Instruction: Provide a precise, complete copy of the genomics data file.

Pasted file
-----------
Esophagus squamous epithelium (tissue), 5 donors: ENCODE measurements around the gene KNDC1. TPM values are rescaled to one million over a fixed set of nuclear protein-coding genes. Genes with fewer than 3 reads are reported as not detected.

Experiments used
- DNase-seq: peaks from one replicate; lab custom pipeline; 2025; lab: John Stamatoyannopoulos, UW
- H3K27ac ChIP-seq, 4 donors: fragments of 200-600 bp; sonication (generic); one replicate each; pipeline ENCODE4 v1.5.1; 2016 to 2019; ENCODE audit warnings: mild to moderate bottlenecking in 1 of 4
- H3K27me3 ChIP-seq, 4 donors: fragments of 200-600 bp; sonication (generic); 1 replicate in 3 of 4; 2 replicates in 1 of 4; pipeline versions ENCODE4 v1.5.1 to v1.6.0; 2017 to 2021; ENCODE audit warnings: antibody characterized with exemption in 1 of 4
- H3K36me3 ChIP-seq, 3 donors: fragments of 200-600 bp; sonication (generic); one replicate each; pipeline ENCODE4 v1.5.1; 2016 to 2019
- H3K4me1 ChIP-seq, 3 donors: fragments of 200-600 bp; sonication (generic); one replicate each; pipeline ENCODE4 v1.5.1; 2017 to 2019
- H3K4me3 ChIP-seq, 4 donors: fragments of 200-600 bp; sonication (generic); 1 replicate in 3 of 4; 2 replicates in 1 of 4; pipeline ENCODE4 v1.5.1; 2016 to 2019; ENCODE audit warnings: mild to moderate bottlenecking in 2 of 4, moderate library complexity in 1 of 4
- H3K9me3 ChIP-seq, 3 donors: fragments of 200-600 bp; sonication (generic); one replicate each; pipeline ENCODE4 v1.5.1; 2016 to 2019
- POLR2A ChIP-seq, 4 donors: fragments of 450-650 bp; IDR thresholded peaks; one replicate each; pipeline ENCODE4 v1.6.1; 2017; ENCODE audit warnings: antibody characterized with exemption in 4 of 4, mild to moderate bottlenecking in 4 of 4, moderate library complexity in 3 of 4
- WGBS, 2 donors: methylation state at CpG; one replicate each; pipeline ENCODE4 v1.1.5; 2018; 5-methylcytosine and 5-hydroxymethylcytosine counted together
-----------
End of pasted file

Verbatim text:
Esophagus squamous epithelium (tissue), 5 donors: ENCODE measurements around the gene KNDC1. TPM values are rescaled to one million over a fixed set of nuclear protein-coding genes. Genes with fewer than 3 reads are reported as not detected.

Experiments used
- DNase-seq: peaks from one replicate; lab custom pipeline; 2025; lab: John Stamatoyannopoulos, UW
- H3K27ac ChIP-seq, 4 donors: fragments of 200-600 bp; sonication (generic); one replicate each; pipeline ENCODE4 v1.5.1; 2016 to 2019; ENCODE audit warnings: mild to moderate bottlenecking in 1 of 4
- H3K27me3 ChIP-seq, 4 donors: fragments of 200-600 bp; sonication (generic); 1 replicate in 3 of 4; 2 replicates in 1 of 4; pipeline versions ENCODE4 v1.5.1 to v1.6.0; 2017 to 2021; ENCODE audit warnings: antibody characterized with exemption in 1 of 4
- H3K36me3 ChIP-seq, 3 donors: fragments of 200-600 bp; sonication (generic); one replicate each; pipeline ENCODE4 v1.5.1; 2016 to 2019
- H3K4me1 ChIP-seq, 3 donors: fragments of 200-600 bp; sonication (generic); one replicate each; pipeline ENCODE4 v1.5.1; 2017 to 2019
- H3K4me3 ChIP-seq, 4 donors: fragments of 200-600 bp; sonication (generic); 1 replicate in 3 of 4; 2 replicates in 1 of 4; pipeline ENCODE4 v1.5.1; 2016 to 2019; ENCODE audit warnings: mild to moderate bottlenecking in 2 of 4, moderate library complexity in 1 of 4
- H3K9me3 ChIP-seq, 3 donors: fragments of 200-600 bp; sonication (generic); one replicate each; pipeline ENCODE4 v1.5.1; 2016 to 2019
- POLR2A ChIP-seq, 4 donors: fragments of 450-650 bp; IDR thresholded peaks; one replicate each; pipeline ENCODE4 v1.6.1; 2017; ENCODE audit warnings: antibody characterized with exemption in 4 of 4, mild to moderate bottlenecking in 4 of 4, moderate library complexity in 3 of 4
- WGBS, 2 donors: methylation state at CpG; one replicate each; pipeline ENCODE4 v1.1.5; 2018; 5-methylcytosine and 5-hydroxymethylcytosine counted together